Bob McDavitt’s ideas for sailing around the South Pacific.
Disclaimer: Weather is a mix of pattern and chaos; these ideas are from the patterned world.
Compiled Sun 10 January 2021
Rows and floes of angel hair
And ice cream castles in the air
And feather canyons everywhere
I’ve looked at clouds that way
But now they only block the sun
They rain and snow on everyone
So many things I would have done
But clouds got in my way
I’ve looked at clouds from both sides now
From up and down, and still somehow
It’s cloud illusions I recall
I really don’t know clouds at all
© Joni Mitchell, June 19, 1967; Gandalf Publishing Co. (as “From Both Sides Now”)
Basically, over the sea. clouds can be either flat (in stable air) or bubbly (in unstable air).
Flat clouds are the result of gentle large scale upward motion, such as when moist warm air from the tropics rises slantwise along a slope such as a frontal boundary.
Flat layered clouds are Cirrus, Cirrostratus, Cirrocumulus, Altostratus, Altocumulus, and, when thick enough they bring RAIN as Nimbostratus.
Bubbly clouds occur where the air has sufficient buoyancy to rise against gravity. This occurs in unstable air and on a smaller scale in time and space than stable air. Cumulus clouds can grow to towering cumulus and produce SHOWERS. These may grow into Cumulonimbus clouds that may become dangerous, producing thunder and lightning, and/or hail, or squally winds, or maybe tornadoes.
Clouds can also become wavy. These do not occur over the sea, rather they form over land, downstream of mountain.
The Latin names for clouds were introduced by Luke Howard (a Chemist) in 1802.
Isobars: The average surface atmospheric pressure is 1013.25hPa. Nearest isobar to that is 1012, and indeed it is usually the straightest isobar on the weather map. Isobars with lower numbers are generally cyclonically curved and unstable. Isobars higher than 1012 are usually anticyclonic curved with stable air.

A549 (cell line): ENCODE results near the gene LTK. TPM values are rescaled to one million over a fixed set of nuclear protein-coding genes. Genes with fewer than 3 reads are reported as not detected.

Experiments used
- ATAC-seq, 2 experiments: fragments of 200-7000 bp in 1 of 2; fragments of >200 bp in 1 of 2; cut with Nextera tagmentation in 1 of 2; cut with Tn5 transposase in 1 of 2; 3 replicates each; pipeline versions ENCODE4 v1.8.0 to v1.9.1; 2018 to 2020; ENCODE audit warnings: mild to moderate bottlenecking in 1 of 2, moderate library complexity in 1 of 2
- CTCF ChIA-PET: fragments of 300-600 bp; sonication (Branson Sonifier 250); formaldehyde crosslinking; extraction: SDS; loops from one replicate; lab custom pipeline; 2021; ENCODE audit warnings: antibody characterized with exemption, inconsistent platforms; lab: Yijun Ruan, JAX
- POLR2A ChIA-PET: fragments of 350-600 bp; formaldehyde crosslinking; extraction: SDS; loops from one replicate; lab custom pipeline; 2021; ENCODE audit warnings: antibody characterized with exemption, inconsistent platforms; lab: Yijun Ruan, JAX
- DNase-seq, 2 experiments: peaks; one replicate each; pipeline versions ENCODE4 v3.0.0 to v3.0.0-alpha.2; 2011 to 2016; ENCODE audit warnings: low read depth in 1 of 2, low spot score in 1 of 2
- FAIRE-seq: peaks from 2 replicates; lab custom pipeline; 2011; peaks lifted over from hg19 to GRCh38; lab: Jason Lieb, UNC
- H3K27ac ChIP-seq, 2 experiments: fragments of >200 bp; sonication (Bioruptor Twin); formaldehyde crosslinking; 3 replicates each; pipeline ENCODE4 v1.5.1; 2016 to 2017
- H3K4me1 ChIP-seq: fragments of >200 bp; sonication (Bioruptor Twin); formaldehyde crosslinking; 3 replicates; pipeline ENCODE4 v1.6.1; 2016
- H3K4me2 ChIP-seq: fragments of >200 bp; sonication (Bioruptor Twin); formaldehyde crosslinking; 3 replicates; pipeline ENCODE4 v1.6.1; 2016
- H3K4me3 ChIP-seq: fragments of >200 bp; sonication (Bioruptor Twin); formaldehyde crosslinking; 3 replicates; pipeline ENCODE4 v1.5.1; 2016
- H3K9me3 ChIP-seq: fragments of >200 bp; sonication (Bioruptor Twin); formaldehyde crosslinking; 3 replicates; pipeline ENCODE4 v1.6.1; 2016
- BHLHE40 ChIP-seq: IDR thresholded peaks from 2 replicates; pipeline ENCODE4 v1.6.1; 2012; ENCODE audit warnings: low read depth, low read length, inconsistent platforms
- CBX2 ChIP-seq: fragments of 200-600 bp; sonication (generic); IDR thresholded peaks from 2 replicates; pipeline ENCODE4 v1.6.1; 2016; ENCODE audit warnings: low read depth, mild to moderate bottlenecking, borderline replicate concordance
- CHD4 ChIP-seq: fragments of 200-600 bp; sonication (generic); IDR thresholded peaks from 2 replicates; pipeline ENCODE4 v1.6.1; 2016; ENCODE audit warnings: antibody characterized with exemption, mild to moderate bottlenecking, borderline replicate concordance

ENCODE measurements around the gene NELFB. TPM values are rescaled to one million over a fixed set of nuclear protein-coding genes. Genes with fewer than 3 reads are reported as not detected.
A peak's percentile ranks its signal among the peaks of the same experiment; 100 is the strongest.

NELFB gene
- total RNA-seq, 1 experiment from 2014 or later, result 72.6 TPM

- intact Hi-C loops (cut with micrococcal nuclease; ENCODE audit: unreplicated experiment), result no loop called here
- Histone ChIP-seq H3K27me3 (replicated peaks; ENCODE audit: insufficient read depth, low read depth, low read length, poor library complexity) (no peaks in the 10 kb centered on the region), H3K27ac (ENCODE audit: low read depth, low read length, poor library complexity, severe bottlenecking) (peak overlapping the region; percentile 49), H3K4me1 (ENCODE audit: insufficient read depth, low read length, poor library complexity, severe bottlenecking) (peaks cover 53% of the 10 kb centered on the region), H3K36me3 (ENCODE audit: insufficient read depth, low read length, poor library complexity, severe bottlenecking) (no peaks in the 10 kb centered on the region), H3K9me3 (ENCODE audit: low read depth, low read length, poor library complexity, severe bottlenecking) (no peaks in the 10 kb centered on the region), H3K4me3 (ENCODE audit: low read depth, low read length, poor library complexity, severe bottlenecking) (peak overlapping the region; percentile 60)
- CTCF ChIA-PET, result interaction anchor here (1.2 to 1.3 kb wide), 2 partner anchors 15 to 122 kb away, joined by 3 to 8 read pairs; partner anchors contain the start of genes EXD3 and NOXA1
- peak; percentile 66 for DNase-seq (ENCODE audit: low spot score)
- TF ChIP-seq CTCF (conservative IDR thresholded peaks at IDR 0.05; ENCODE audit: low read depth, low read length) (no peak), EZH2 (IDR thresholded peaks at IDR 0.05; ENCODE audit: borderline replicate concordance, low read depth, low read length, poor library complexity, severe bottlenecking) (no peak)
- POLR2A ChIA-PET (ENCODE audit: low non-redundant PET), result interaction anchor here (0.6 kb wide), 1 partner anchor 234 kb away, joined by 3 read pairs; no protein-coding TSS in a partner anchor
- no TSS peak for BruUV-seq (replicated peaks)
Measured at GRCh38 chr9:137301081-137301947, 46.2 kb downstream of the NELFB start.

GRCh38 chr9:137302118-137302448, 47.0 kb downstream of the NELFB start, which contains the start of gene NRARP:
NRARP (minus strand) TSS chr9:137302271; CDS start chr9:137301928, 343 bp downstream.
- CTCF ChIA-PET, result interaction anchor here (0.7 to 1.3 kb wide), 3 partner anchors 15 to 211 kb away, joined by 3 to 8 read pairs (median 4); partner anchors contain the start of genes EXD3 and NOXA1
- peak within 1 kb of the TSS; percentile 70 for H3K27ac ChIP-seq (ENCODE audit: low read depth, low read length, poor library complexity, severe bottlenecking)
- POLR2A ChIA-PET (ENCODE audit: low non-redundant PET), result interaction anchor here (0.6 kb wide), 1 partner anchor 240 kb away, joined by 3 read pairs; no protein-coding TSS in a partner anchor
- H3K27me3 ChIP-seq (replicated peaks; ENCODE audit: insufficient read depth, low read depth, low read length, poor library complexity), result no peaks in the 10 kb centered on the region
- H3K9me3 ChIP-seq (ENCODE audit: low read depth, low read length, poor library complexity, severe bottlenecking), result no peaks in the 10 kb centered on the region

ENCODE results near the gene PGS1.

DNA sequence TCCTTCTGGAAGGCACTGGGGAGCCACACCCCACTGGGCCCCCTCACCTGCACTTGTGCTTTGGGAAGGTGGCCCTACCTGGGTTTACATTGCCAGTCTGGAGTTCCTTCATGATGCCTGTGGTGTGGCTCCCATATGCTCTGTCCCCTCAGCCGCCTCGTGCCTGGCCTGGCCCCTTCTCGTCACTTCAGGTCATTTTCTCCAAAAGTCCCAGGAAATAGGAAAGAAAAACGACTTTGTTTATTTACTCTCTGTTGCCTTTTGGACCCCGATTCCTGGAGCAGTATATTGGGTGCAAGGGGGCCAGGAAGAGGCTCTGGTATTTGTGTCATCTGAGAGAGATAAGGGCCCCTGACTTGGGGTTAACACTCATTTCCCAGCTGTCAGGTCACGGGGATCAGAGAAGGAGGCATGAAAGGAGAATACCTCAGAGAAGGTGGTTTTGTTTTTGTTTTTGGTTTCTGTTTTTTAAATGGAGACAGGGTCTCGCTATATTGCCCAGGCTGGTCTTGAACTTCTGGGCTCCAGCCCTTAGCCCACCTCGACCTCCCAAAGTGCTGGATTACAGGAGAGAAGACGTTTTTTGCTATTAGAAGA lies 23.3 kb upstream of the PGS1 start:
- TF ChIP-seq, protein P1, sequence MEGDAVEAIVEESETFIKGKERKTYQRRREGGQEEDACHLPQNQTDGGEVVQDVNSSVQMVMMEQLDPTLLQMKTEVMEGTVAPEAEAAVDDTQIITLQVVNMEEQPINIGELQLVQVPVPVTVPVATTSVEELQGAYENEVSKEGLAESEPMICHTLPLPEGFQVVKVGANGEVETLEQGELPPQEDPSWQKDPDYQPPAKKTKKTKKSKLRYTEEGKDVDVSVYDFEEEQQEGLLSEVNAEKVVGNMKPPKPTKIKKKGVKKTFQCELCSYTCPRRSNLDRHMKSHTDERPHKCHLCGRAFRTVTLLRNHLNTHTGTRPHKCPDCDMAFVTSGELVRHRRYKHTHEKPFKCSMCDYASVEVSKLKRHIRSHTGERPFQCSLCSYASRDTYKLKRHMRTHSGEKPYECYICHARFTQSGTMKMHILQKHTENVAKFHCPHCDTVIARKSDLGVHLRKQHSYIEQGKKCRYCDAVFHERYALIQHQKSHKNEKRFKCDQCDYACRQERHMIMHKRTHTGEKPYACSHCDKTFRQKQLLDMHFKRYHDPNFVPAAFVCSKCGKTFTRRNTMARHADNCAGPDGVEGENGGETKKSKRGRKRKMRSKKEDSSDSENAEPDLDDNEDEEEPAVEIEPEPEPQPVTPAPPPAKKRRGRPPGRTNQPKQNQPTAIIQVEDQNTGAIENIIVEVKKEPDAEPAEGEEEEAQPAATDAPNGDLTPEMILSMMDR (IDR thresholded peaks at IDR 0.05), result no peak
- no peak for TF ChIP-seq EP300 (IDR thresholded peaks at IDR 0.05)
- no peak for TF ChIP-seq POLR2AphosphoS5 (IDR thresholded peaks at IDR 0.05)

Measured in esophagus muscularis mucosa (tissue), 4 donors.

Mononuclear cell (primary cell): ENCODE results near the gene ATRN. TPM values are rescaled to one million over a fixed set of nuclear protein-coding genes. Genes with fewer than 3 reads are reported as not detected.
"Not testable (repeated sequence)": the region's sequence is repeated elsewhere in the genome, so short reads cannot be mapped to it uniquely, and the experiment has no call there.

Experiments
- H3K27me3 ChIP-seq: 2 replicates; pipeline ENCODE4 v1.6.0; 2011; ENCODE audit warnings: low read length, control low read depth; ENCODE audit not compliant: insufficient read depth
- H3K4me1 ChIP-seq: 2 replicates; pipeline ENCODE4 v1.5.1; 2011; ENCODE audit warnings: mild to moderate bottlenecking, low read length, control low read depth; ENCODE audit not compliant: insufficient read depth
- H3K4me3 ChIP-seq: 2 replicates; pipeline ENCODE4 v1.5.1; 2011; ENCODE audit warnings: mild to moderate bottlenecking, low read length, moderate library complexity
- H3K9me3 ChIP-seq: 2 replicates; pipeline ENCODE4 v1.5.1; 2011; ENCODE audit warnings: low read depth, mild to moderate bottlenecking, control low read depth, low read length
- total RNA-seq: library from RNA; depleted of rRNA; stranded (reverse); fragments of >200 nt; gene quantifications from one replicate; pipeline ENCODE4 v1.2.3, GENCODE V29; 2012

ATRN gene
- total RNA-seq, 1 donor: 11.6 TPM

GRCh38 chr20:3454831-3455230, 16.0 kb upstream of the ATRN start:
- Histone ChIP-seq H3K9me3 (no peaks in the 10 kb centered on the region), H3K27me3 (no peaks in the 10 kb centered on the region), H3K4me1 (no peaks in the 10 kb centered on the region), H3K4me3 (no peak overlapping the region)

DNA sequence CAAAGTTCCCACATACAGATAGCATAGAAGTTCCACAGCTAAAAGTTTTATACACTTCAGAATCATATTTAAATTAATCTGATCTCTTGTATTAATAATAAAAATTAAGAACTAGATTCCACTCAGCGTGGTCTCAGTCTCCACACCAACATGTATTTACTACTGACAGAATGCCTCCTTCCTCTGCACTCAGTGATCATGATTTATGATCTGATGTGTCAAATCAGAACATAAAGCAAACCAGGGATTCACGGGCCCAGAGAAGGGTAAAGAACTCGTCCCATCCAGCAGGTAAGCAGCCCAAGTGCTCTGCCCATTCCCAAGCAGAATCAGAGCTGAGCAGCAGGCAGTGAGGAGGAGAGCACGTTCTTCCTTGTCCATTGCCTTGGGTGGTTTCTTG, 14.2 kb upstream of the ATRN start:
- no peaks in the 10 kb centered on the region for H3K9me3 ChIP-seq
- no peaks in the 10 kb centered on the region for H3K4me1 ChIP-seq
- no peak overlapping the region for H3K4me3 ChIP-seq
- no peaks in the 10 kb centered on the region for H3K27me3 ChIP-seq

The latest cyclone activity report is at tropic.ssec.wisc.edu and Tropical Cyclone Potential is from www.ssd.noaa.gov/PS/TROP/TCFP/index.html
TC DANILO continues going west across the Indian Ocean.
There are some zones of high potential for tropical cyclone formation around Indonesia and north Australia. . .
Weather Zones Mid-week GFS model showing isobars, winds, waves(magenta), Rain (Blue), STR (Subtropical Ridge), and SPCZ (South Pacific Convergence Zone).
Predict wind CAPE mid-week gives two possibilities for SPCZ
SPCZ=South Pacific Convergence zone.
SPCZ is south of its normal position and stretches from Coral Sea to southern Vanuatu/New Caledonia and south of Fiji/Tonga with another convergence zone from Tuvalu/Samoa to the east.
A low is expected to form south of Fiji on Monday and then travel south to east of NZ North Island by Thursday and then off to the southeast.
Rain Accumulation next five days from windy.com
Subtropical ridge (STR)
HIGH 1020 in mid Tasman Sea is expected to stay put this week — good for trans-Tasman travel sailing west to north of 20S or sailing east to south of 35S or motoring at 30to 35S.
This High is expected to spread across central NZ on Monday and form a new centre east of the South Island that should travel east along 40 to 45S. There is expected to be a squash zone of strong winds between this High and the Low from Fiji. This squash zone should form large swells affecting eastern North Island especially on Wednesday and Thursday.
The Tasman High is blocking other features this week, but a passing trough should get across the South Tasman Sea on Thursday and deepen into a low south of South Island by Saturday—pushing the High off to the northeast, and replacing it with a west-southwest flow
If you would like more detail for your voyage, then check metbob.com to see what I offer.
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Weathergram with graphics is at metbob.wordpress.com (subscribe/unsubscribe at bottom).
Weathergram archive (with translator) is at weathergram.blogspot.co.nz.
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